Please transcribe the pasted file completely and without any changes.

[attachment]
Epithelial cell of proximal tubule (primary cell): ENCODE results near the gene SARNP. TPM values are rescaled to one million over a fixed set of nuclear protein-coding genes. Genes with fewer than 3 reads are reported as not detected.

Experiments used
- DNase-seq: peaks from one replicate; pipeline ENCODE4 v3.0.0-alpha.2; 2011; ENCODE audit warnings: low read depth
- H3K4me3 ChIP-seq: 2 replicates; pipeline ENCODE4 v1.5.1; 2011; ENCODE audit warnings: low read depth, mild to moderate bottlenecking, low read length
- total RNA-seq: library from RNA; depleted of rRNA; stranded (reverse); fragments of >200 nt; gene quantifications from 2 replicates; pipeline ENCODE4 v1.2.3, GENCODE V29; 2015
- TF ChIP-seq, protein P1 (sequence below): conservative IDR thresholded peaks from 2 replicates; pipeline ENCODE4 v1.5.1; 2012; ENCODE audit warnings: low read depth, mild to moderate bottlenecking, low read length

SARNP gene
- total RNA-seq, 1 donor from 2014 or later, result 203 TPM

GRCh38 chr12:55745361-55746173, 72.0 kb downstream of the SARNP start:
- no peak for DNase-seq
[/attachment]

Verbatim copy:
Epithelial cell of proximal tubule (primary cell): ENCODE results near the gene SARNP. TPM values are rescaled to one million over a fixed set of nuclear protein-coding genes. Genes with fewer than 3 reads are reported as not detected.

Experiments used
- DNase-seq: peaks from one replicate; pipeline ENCODE4 v3.0.0-alpha.2; 2011; ENCODE audit warnings: low read depth
- H3K4me3 ChIP-seq: 2 replicates; pipeline ENCODE4 v1.5.1; 2011; ENCODE audit warnings: low read depth, mild to moderate bottlenecking, low read length
- total RNA-seq: library from RNA; depleted of rRNA; stranded (reverse); fragments of >200 nt; gene quantifications from 2 replicates; pipeline ENCODE4 v1.2.3, GENCODE V29; 2015
- TF ChIP-seq, protein P1 (sequence below): conservative IDR thresholded peaks from 2 replicates; pipeline ENCODE4 v1.5.1; 2012; ENCODE audit warnings: low read depth, mild to moderate bottlenecking, low read length

SARNP gene
- total RNA-seq, 1 donor from 2014 or later, result 203 TPM

GRCh38 chr12:55745361-55746173, 72.0 kb downstream of the SARNP start:
- no peak for DNase-seq